"False Faces, among the Iroquois, are personifications of mythical beings who live in wild and isolated regions, on the edge of the known world, in the mountains, or who roam the forests; entities that are common to most Native American peoples. Numerous tales speak of hunters who, entering the interior of the wooded regions, suddenly find themselves in front of strange beings, with a semi-human appearance, that dart from one tree to another, or appear as heads without bodies, 'faces' therefore, with long wavy hair.
Normally these creatures show themselves benevolent, as long as they are pacified with the offering of some tobacco or cornmeal. Sometimes they can manifest themselves in a dream to the hunter and from these dreams it is thought that the first masks that depict them originated.
The ceremonies involving these masks consisted of tobacco offerings, with which they sought to pacify these wild beings and asked them to disperse the diseases that afflicted people, animals and crops. These ritual actions combined therapeutic rites, carried out at the request of individual patients in their homes, with ceremonial practices aimed at propitiating a good harvest and the protection of cultivated fields for the entire community. The power of the masks was also thought to be important to ward off and defeat the works of witchcraft that endangered the life and well-being of the community.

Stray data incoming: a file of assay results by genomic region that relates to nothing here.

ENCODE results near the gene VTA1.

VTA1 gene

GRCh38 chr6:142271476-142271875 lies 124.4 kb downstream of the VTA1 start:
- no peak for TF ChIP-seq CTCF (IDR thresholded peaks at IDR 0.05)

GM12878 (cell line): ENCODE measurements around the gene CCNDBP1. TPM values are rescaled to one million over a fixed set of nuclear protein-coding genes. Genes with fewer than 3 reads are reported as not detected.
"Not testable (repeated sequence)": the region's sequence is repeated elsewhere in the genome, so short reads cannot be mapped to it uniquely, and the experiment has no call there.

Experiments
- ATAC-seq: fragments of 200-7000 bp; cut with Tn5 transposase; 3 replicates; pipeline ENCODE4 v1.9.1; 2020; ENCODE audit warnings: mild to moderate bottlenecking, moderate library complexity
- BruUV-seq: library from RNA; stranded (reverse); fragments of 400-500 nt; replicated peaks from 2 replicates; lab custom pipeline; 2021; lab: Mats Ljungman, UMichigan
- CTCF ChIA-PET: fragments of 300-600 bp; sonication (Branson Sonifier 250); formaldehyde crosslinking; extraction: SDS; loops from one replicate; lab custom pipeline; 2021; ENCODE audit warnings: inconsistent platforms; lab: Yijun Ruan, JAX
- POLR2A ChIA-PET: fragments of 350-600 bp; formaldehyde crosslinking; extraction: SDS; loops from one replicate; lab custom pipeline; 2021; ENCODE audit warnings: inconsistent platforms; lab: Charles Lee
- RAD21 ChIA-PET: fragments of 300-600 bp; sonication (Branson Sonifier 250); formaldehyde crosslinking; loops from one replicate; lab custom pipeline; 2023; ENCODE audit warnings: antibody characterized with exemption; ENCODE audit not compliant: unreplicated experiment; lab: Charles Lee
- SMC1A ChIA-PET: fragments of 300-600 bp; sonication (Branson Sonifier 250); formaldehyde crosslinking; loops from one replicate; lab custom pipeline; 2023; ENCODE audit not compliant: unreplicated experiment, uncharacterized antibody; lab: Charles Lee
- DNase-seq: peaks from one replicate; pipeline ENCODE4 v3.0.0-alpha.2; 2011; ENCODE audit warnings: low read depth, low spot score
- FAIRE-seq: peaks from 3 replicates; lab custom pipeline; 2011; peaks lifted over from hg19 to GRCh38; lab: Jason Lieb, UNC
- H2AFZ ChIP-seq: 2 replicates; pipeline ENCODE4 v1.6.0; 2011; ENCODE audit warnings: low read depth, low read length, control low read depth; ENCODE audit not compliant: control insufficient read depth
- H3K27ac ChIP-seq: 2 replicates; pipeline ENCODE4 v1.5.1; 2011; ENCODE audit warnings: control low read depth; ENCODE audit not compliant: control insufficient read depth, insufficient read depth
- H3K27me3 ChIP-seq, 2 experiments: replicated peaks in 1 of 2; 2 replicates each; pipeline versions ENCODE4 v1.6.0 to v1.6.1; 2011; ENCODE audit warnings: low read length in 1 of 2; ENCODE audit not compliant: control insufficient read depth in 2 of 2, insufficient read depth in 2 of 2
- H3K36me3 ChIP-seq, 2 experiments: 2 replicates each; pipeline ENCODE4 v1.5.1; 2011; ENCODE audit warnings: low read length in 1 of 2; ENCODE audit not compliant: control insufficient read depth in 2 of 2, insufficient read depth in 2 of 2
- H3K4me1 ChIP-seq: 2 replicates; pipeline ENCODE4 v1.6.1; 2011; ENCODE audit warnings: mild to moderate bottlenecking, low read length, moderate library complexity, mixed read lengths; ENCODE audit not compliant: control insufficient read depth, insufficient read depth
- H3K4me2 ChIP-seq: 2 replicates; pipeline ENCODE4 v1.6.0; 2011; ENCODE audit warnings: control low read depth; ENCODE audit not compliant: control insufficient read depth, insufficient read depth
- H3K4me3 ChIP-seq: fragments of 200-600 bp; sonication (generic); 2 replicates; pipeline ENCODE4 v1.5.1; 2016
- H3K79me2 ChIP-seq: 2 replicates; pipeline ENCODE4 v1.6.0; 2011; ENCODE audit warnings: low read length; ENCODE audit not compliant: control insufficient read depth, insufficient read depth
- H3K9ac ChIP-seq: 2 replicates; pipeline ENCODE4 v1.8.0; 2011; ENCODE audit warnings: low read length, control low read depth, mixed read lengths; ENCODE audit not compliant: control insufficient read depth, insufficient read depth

The term 'False Faces' also designates the members of ceremonial societies in the Iroquois communities, who during the ritual celebrations, especially on the occasion of the Winter Ceremony, wear masks and carry out purifying and therapeutic actions.
In the language of the Seneca, one of the nations that made up the Iroquois Nation, the mask is designated by the word 'gagohsa', which simply means 'face'. On the occasion of the Winter Ceremony, the masks were worn by the members of the Society who practiced therapeutic rites, going from house to house and chasing away diseases and harmful influences. Even the boys could wear them, begging from house to house to collect offers of tobacco and sweets " Translated from the original text by Enrico Comba. Exerpt from Winter masks and seasonal rituals: a comparative journey between America and Europe, in: American Indians, transatlantic encounters, by Giordano Fedora